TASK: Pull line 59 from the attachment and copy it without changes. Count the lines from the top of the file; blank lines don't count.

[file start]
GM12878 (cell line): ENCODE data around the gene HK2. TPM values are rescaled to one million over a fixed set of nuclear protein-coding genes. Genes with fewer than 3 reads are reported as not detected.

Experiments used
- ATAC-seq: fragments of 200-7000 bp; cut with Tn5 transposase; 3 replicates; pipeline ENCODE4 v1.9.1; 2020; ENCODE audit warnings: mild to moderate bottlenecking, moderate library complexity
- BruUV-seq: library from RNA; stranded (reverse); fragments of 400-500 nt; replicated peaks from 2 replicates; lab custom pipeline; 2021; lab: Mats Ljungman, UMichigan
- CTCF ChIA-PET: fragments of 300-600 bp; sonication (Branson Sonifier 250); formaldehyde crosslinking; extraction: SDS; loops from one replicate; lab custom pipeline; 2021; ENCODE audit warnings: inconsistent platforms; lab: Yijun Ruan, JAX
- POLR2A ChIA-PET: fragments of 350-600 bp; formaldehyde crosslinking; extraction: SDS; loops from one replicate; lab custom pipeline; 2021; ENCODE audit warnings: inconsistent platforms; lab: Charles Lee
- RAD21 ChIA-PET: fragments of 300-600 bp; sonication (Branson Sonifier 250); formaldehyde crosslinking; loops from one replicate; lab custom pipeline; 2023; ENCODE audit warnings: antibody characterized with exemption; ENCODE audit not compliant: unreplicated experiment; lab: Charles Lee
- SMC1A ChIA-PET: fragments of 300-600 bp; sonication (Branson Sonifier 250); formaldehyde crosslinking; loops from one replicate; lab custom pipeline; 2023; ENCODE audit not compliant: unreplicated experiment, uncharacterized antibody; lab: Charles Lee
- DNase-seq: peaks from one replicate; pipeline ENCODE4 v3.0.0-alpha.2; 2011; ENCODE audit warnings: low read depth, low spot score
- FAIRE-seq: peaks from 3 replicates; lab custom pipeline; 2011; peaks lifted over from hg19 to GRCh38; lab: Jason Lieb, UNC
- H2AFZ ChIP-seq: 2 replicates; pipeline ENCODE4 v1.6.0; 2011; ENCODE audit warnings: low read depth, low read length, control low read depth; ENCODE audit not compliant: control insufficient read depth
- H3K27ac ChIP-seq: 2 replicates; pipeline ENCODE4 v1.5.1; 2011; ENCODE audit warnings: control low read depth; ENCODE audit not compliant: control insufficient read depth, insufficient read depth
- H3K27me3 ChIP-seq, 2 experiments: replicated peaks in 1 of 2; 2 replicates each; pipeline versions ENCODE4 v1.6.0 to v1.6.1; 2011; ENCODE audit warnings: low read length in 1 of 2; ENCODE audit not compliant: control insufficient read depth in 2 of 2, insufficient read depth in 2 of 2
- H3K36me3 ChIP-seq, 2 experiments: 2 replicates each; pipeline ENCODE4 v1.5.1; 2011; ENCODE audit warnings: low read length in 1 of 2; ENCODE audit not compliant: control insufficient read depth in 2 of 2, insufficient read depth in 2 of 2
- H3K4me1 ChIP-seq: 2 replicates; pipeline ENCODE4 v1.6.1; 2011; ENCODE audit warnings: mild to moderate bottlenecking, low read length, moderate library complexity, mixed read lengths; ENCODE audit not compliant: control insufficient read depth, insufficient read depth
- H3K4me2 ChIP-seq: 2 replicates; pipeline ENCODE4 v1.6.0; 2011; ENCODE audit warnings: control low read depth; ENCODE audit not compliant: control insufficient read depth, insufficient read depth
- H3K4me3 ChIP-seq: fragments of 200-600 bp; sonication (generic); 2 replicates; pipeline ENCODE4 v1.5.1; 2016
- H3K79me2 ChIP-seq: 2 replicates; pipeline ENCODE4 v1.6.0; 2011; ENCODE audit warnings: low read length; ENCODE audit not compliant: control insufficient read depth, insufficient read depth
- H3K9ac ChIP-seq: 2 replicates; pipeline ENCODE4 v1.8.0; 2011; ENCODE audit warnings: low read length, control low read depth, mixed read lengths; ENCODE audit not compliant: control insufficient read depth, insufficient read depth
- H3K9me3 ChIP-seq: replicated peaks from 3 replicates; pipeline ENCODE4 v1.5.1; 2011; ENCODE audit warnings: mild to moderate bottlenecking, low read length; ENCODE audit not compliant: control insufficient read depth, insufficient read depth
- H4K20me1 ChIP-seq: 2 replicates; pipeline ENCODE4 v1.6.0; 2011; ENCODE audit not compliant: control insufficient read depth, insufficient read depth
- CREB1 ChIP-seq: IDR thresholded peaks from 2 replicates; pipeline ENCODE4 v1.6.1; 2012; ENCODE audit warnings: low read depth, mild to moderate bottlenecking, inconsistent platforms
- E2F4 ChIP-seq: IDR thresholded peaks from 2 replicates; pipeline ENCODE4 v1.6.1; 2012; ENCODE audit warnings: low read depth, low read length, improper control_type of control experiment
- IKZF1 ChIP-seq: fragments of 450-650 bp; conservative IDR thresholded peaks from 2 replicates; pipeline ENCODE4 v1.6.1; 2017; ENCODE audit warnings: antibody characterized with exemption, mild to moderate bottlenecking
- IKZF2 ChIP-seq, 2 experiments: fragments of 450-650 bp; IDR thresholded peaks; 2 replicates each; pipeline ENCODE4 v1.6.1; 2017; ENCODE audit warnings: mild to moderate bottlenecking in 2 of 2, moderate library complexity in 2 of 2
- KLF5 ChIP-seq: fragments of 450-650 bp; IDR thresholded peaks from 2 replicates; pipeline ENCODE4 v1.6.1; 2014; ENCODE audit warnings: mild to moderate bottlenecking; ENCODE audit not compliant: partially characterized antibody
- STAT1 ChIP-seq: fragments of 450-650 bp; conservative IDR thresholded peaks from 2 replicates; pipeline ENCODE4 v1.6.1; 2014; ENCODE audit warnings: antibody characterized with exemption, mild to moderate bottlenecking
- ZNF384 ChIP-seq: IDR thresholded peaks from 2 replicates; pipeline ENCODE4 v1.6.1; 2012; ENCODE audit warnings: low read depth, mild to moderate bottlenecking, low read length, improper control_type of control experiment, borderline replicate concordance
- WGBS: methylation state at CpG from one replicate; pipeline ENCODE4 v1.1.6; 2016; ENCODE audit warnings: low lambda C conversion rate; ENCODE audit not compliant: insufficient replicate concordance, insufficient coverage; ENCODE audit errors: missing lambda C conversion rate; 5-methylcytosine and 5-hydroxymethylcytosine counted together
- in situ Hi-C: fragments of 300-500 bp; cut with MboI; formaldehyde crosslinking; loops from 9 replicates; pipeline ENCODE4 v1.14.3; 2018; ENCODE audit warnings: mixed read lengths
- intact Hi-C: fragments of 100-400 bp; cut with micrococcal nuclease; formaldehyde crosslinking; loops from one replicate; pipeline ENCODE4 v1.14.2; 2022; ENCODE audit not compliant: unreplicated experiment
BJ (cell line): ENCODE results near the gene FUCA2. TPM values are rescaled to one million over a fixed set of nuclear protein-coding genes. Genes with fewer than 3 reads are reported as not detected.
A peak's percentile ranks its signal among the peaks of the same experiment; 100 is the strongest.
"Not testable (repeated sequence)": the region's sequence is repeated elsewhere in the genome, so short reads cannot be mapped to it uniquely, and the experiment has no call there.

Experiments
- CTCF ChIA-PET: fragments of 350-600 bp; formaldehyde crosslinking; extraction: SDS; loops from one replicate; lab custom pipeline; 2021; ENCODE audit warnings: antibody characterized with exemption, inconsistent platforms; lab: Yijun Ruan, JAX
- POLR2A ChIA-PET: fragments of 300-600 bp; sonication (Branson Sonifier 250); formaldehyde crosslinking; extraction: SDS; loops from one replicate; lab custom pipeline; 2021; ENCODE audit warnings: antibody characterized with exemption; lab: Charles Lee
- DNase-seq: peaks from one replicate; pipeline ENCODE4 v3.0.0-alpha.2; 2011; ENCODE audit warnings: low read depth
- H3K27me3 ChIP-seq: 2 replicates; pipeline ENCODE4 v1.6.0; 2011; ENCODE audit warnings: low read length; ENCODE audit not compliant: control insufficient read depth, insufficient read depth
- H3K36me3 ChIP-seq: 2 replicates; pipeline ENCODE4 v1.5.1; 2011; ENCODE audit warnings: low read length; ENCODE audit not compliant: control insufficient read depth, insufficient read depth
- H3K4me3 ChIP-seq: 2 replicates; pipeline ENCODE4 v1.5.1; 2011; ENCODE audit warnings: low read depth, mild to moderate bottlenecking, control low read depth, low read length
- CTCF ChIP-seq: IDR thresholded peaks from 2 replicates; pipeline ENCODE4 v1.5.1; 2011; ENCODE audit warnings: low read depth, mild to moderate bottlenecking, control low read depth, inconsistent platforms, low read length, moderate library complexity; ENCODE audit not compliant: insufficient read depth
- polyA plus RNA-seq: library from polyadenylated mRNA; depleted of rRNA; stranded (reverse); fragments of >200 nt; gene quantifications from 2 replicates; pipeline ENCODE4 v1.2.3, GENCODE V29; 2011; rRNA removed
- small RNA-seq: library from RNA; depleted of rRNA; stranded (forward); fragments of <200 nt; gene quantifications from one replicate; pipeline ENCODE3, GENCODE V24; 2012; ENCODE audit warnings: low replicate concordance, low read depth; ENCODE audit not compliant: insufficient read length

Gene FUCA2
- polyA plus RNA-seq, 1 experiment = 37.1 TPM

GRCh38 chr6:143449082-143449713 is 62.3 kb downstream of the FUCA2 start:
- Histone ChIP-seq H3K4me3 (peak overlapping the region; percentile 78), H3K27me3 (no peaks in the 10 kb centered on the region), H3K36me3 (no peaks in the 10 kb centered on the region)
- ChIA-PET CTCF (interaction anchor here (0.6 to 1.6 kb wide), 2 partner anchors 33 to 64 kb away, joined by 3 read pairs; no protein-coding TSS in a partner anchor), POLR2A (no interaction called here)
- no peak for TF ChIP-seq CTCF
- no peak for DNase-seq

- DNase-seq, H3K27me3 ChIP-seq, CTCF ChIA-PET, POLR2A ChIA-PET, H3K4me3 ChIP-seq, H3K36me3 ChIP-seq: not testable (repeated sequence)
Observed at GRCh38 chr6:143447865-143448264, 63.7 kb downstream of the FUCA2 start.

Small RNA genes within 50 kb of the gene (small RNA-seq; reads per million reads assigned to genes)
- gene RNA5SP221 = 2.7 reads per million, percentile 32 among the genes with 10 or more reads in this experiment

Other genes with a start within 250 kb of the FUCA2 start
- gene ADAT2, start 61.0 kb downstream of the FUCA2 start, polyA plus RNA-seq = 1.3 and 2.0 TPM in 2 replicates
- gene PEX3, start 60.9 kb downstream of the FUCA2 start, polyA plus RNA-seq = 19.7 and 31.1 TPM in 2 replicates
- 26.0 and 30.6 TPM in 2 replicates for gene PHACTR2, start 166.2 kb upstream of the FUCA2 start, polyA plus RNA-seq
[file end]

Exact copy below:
- 26.0 and 30.6 TPM in 2 replicates for gene PHACTR2, start 166.2 kb upstream of the FUCA2 start, polyA plus RNA-seq